What does El Pachuco symbolize?
El Pachuco is the mythical, idealized image of the zoot-suit-wearing Chicano young man. He is the embodiment of Chicano pride, flair, and an attempt to maintain and assert a solid, independent identity of the marginalized Hispanic youth that distinguishes him from the stereotyped barrio hoodlums that mainstream white media creates.
What is the significance of the play's title?
The title is a reference to both the iconic high-waisted, wide-legged, tight-cuffed, pegged trousers, and matching long coat with wide lapels and wide padded shoulders, worn by Mexican-American youth during the 1940s as well as the events surrounding the Sleepy Lagoon Murder Trials and the Zoot Suit Riots. The Sleepy Lagoon murder trials gave rise to the Zoot Suit Riots as several Mexican-Americans received highly prejudiced treatment from law enforcers and court officials. After the trial, American servicemen stationed in Southern California harrassed “zoot-suiters,” going as far as kicking them out of restaurants and stripping them of their zoot suits. The L.A.P.D. eventually took action, but rather than castigating the harassers they issued a public ban on zoot suits.
How does racism factor into the issues presented by the play?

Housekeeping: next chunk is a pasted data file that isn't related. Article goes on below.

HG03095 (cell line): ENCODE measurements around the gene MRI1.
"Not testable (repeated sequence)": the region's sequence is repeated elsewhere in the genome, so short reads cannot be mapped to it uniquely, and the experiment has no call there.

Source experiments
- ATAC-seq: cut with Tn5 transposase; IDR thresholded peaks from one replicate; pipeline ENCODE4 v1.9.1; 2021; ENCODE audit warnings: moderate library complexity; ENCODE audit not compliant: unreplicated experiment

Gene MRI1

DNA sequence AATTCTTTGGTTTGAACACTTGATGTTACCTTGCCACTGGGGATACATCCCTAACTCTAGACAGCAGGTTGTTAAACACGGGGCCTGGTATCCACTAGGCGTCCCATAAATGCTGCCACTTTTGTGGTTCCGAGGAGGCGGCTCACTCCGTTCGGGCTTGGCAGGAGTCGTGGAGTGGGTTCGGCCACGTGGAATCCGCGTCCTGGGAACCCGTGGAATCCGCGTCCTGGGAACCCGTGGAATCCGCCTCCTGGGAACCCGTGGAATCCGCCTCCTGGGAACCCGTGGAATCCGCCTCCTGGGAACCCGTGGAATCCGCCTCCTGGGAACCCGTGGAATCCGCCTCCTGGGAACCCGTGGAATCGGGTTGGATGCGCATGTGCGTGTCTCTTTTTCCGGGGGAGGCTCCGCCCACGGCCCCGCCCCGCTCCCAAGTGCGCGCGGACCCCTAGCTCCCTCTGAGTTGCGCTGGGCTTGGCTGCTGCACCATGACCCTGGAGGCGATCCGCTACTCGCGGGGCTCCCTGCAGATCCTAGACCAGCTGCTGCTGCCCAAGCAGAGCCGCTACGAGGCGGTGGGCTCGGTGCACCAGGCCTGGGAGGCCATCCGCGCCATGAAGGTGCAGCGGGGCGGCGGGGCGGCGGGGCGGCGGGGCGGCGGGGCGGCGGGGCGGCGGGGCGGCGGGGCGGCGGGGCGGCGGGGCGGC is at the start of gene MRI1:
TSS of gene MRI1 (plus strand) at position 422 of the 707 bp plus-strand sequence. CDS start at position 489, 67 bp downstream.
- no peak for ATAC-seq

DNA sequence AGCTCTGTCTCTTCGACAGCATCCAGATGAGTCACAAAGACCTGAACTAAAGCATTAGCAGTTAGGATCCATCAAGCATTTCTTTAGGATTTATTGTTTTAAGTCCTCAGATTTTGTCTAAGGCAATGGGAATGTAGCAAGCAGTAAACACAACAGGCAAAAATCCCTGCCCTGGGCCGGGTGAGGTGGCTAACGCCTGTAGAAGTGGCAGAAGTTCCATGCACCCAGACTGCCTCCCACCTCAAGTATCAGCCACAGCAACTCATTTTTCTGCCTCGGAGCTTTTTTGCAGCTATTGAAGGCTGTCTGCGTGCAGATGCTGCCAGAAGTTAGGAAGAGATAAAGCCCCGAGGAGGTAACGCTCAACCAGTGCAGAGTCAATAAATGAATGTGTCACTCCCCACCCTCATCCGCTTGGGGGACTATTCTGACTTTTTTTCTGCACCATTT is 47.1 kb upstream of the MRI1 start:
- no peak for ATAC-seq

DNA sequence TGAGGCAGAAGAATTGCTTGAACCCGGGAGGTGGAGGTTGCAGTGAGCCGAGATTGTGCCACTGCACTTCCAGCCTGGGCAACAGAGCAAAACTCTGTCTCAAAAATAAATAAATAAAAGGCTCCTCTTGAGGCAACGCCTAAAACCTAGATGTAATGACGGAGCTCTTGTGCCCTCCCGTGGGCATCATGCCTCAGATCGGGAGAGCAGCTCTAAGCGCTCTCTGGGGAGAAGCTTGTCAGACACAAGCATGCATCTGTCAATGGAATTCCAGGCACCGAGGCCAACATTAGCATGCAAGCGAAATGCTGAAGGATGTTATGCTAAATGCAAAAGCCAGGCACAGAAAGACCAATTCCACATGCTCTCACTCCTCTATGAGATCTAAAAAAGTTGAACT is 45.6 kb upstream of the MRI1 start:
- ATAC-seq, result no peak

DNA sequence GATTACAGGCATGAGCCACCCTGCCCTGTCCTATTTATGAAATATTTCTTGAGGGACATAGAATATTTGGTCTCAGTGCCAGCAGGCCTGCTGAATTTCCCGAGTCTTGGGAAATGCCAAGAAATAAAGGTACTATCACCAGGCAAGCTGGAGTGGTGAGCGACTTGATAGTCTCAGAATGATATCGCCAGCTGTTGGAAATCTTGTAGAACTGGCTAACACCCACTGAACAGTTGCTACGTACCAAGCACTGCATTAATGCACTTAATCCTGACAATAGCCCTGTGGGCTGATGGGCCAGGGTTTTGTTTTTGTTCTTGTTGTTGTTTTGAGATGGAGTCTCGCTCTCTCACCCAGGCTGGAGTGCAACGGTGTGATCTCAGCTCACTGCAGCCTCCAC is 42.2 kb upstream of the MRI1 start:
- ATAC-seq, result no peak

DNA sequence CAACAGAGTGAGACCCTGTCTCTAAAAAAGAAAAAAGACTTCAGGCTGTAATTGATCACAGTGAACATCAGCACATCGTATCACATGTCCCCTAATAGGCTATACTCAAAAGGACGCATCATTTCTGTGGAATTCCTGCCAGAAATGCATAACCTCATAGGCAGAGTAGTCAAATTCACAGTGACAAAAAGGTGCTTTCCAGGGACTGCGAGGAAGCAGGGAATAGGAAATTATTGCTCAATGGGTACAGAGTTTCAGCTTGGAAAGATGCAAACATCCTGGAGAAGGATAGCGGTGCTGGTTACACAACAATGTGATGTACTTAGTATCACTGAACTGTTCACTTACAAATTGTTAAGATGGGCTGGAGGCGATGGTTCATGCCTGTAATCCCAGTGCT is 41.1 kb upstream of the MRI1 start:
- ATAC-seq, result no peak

The theme of racial discrimination is shown as members of the 38th Street Gang contend with the ways that they are mistreated by officers of the law. They are often stuck in jail for small crimes, and are treated more poorly than their white peers. The events surrounding the Sleepy Lagoon Murder are evidence of the police force's racism, because they put all of the members of the 38th Street Gang in jail based on circumstantial evidence, and as part of a broader plan to oppress and silence Chicano people.
How does the play end? Why?
At the end of the play, Luis Valdez presents three different possible endings for Henry. One presents a future in which he ends up back in jail and then dying young. Another suggests that he joins the Army and fought for the American cause. The third suggests that he marries Della and has a large family with her. By presenting these three potential endings, Valdez implicates the audience in the events of Henry's life, suggesting that his fate is not only in his own hands, but also affected by the actions of the collective.
Why doesn't Henry trust Alice?
For a while, Henry suspects that Alice is only trying to help the 38th Street Gang out of a sense of selfishness and a desire to be seen as some kind of white savior. He sees her charity as a kind of condescending investment of non-white individuals. However, when she baldly expresses her frustrations as an activist, including her frustrations with members of the Chicano community, he starts to trust that her heart is really in it, because she is willing to be honest rather than simply diplomatic.